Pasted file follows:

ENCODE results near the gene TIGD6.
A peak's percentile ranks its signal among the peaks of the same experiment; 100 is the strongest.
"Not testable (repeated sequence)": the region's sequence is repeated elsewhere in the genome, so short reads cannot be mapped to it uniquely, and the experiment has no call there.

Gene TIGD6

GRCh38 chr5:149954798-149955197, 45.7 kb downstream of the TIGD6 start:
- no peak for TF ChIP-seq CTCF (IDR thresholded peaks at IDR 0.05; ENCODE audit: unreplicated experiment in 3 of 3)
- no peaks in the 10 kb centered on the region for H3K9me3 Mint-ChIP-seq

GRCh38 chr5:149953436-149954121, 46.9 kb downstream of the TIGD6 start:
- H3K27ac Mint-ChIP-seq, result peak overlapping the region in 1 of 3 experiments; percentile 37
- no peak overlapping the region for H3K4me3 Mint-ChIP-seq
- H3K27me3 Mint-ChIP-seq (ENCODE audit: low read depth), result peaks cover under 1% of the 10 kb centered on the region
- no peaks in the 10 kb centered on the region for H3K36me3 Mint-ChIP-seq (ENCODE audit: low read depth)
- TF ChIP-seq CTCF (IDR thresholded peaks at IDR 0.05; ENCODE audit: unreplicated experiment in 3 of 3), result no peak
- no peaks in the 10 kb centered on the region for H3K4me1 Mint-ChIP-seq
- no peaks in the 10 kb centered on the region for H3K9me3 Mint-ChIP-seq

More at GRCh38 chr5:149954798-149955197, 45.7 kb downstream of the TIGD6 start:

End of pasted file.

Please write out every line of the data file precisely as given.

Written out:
ENCODE results near the gene TIGD6.
A peak's percentile ranks its signal among the peaks of the same experiment; 100 is the strongest.
"Not testable (repeated sequence)": the region's sequence is repeated elsewhere in the genome, so short reads cannot be mapped to it uniquely, and the experiment has no call there.

Gene TIGD6

GRCh38 chr5:149954798-149955197, 45.7 kb downstream of the TIGD6 start:
- no peak for TF ChIP-seq CTCF (IDR thresholded peaks at IDR 0.05; ENCODE audit: unreplicated experiment in 3 of 3)
- no peaks in the 10 kb centered on the region for H3K9me3 Mint-ChIP-seq

GRCh38 chr5:149953436-149954121, 46.9 kb downstream of the TIGD6 start:
- H3K27ac Mint-ChIP-seq, result peak overlapping the region in 1 of 3 experiments; percentile 37
- no peak overlapping the region for H3K4me3 Mint-ChIP-seq
- H3K27me3 Mint-ChIP-seq (ENCODE audit: low read depth), result peaks cover under 1% of the 10 kb centered on the region
- no peaks in the 10 kb centered on the region for H3K36me3 Mint-ChIP-seq (ENCODE audit: low read depth)
- TF ChIP-seq CTCF (IDR thresholded peaks at IDR 0.05; ENCODE audit: unreplicated experiment in 3 of 3), result no peak
- no peaks in the 10 kb centered on the region for H3K4me1 Mint-ChIP-seq
- no peaks in the 10 kb centered on the region for H3K9me3 Mint-ChIP-seq

More at GRCh38 chr5:149954798-149955197, 45.7 kb downstream of the TIGD6 start: